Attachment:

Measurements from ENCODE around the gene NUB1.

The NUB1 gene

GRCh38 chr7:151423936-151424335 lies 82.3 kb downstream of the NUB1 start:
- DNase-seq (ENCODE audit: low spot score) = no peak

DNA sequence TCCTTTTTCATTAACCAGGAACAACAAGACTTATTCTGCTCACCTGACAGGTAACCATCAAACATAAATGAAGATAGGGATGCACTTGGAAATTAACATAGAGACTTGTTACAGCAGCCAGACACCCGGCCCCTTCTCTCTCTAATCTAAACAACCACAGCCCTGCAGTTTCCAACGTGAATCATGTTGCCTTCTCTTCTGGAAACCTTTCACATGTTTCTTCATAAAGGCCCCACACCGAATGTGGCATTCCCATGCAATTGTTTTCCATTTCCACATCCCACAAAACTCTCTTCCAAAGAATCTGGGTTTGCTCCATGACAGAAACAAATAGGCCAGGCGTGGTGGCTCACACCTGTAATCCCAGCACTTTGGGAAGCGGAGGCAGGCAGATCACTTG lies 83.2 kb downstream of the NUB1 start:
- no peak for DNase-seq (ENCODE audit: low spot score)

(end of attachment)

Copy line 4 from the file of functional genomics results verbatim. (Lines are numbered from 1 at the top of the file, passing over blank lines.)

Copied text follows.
- DNase-seq (ENCODE audit: low spot score) = no peak